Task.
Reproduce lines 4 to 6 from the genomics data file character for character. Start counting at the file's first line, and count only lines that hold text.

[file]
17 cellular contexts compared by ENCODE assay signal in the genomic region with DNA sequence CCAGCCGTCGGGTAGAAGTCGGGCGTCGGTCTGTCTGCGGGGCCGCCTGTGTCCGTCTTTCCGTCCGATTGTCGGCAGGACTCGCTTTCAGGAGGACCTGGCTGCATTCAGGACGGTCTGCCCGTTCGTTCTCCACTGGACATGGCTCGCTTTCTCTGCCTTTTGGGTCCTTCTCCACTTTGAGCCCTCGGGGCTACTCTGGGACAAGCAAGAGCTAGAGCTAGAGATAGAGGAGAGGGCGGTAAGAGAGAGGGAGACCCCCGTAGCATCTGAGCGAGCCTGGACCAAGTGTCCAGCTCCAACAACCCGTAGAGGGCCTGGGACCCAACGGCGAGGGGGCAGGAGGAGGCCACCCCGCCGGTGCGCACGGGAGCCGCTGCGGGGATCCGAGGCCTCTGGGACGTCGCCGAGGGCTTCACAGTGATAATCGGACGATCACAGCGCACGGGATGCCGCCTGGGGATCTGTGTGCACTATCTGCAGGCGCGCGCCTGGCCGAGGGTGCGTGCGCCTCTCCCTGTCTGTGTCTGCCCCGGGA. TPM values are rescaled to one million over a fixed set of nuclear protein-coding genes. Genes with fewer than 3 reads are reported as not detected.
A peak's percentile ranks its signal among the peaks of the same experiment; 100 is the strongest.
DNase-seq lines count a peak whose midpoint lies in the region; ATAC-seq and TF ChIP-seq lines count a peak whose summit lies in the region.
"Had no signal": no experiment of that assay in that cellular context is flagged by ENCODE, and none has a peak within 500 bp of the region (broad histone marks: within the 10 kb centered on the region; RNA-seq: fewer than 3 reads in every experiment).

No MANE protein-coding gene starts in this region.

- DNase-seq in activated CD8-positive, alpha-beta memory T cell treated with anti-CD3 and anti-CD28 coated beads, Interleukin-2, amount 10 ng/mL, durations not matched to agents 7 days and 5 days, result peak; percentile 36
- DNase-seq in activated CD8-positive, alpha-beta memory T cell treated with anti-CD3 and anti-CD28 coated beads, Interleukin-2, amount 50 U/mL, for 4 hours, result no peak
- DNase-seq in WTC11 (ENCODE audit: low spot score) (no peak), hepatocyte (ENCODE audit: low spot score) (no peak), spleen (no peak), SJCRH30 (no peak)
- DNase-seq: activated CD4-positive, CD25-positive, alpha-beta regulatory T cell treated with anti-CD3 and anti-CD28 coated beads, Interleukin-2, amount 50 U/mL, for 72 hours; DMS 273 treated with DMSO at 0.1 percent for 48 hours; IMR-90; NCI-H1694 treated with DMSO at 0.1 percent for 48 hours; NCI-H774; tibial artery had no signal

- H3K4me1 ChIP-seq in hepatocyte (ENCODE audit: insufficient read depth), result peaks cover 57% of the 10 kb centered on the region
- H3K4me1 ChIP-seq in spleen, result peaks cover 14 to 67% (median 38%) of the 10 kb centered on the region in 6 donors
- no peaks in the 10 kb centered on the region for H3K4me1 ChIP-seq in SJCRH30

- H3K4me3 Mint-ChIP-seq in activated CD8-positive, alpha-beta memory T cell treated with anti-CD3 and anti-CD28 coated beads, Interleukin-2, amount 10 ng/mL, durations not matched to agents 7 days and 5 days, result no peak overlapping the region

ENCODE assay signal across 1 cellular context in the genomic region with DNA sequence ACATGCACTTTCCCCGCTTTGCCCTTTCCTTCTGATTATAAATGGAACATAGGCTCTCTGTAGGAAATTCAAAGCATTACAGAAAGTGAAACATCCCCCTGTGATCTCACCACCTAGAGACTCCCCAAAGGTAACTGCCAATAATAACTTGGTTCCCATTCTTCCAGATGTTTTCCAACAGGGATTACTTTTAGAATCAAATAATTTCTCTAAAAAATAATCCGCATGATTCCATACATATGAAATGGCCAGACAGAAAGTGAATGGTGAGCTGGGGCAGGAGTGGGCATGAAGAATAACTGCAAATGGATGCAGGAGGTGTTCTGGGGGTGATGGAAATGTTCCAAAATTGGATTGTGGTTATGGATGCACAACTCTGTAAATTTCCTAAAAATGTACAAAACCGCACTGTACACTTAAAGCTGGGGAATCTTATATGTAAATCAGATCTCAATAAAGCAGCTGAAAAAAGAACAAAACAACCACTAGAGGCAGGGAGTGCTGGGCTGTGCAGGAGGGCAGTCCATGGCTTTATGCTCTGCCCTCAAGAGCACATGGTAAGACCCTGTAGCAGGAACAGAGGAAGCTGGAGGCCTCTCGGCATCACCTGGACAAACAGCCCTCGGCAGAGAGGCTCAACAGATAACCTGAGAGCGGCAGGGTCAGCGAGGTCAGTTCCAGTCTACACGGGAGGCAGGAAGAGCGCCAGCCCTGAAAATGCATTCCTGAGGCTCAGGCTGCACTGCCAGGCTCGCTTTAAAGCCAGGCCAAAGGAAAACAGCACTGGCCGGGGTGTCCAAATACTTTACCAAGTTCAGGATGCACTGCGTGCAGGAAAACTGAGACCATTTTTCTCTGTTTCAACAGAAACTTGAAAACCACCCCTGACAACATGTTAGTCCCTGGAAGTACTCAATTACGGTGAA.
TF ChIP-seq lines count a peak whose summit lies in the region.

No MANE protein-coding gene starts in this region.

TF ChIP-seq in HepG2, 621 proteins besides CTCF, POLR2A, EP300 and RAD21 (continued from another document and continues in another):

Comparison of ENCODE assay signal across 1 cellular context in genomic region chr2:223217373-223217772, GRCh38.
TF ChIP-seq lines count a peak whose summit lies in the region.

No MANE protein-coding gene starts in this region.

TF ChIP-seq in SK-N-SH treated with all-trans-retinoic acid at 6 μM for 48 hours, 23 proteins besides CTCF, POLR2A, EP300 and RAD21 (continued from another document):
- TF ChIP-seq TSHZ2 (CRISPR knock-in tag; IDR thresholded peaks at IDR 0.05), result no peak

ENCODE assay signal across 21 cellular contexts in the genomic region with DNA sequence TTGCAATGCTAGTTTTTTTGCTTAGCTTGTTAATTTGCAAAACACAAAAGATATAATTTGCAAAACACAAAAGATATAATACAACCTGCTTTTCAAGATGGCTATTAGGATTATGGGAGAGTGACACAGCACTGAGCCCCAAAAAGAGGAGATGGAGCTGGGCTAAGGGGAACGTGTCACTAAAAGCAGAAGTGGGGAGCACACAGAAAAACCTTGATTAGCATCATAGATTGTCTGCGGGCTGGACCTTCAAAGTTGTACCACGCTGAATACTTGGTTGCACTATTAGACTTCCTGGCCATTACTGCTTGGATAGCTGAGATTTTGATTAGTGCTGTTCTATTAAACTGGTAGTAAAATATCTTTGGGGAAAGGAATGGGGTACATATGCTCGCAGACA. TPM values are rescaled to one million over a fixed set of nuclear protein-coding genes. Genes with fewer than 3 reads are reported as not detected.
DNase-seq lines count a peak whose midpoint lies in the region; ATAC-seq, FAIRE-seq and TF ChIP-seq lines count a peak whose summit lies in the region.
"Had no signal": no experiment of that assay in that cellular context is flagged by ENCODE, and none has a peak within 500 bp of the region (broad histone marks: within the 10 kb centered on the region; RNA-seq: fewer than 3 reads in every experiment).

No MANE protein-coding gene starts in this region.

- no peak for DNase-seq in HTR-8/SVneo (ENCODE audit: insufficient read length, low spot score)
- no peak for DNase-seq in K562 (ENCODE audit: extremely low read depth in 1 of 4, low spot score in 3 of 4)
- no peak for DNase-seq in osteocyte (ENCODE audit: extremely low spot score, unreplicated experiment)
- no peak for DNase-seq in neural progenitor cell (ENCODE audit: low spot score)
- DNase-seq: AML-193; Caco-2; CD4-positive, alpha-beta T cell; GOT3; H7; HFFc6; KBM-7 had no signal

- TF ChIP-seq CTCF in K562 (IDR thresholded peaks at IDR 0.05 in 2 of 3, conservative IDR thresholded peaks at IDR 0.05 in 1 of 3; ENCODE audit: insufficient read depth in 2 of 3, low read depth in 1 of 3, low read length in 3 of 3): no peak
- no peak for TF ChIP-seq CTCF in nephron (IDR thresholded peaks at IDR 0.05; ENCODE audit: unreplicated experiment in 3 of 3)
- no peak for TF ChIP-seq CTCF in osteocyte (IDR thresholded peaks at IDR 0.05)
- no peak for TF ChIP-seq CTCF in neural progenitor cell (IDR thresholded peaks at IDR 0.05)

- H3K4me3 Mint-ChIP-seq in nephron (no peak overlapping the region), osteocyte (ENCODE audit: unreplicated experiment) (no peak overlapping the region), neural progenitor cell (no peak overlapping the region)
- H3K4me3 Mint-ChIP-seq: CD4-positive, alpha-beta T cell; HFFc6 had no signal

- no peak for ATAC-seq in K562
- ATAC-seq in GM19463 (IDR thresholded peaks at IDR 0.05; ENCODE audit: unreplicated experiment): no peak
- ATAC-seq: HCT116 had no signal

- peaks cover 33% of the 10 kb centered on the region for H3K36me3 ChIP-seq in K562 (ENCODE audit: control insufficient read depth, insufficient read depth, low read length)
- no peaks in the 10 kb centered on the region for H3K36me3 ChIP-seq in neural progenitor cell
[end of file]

"Had no signal": no experiment of that assay in that cellular context is flagged by ENCODE, and none has a peak within 500 bp of the region (broad histone marks: within the 10 kb centered on the region; RNA-seq: fewer than 3 reads in every experiment).

No MANE protein-coding gene starts in this region.

- DNase-seq in activated CD8-positive, alpha-beta memory T cell treated with anti-CD3 and anti-CD28 coated beads, Interleukin-2, amount 10 ng/mL, durations not matched to agents 7 days and 5 days, result peak; percentile 36